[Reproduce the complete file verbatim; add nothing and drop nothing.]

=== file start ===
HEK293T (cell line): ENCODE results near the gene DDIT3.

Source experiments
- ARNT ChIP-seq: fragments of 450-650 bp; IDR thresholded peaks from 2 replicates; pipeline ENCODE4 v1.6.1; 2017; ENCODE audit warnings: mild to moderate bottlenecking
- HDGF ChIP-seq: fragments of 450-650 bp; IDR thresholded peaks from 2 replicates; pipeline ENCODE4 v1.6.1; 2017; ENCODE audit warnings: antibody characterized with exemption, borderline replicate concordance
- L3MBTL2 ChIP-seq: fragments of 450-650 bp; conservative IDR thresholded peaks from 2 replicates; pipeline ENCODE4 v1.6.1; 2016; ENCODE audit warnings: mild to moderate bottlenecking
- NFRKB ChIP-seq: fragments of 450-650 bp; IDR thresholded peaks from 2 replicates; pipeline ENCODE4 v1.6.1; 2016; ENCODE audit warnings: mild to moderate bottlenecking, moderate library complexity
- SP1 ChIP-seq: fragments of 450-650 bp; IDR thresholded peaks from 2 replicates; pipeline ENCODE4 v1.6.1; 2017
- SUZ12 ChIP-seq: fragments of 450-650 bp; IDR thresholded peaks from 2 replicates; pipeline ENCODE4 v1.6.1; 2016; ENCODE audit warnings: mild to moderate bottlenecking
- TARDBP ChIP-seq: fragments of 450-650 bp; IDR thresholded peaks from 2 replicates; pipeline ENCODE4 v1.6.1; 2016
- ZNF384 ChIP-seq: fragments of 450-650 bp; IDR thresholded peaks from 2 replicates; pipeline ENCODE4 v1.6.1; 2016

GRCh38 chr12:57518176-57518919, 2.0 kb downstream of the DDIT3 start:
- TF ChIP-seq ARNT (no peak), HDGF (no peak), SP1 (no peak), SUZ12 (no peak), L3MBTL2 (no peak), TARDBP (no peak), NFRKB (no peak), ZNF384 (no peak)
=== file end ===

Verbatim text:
HEK293T (cell line): ENCODE results near the gene DDIT3.

Source experiments
- ARNT ChIP-seq: fragments of 450-650 bp; IDR thresholded peaks from 2 replicates; pipeline ENCODE4 v1.6.1; 2017; ENCODE audit warnings: mild to moderate bottlenecking
- HDGF ChIP-seq: fragments of 450-650 bp; IDR thresholded peaks from 2 replicates; pipeline ENCODE4 v1.6.1; 2017; ENCODE audit warnings: antibody characterized with exemption, borderline replicate concordance
- L3MBTL2 ChIP-seq: fragments of 450-650 bp; conservative IDR thresholded peaks from 2 replicates; pipeline ENCODE4 v1.6.1; 2016; ENCODE audit warnings: mild to moderate bottlenecking
- NFRKB ChIP-seq: fragments of 450-650 bp; IDR thresholded peaks from 2 replicates; pipeline ENCODE4 v1.6.1; 2016; ENCODE audit warnings: mild to moderate bottlenecking, moderate library complexity
- SP1 ChIP-seq: fragments of 450-650 bp; IDR thresholded peaks from 2 replicates; pipeline ENCODE4 v1.6.1; 2017
- SUZ12 ChIP-seq: fragments of 450-650 bp; IDR thresholded peaks from 2 replicates; pipeline ENCODE4 v1.6.1; 2016; ENCODE audit warnings: mild to moderate bottlenecking
- TARDBP ChIP-seq: fragments of 450-650 bp; IDR thresholded peaks from 2 replicates; pipeline ENCODE4 v1.6.1; 2016
- ZNF384 ChIP-seq: fragments of 450-650 bp; IDR thresholded peaks from 2 replicates; pipeline ENCODE4 v1.6.1; 2016

GRCh38 chr12:57518176-57518919, 2.0 kb downstream of the DDIT3 start:
- TF ChIP-seq ARNT (no peak), HDGF (no peak), SP1 (no peak), SUZ12 (no peak), L3MBTL2 (no peak), TARDBP (no peak), NFRKB (no peak), ZNF384 (no peak)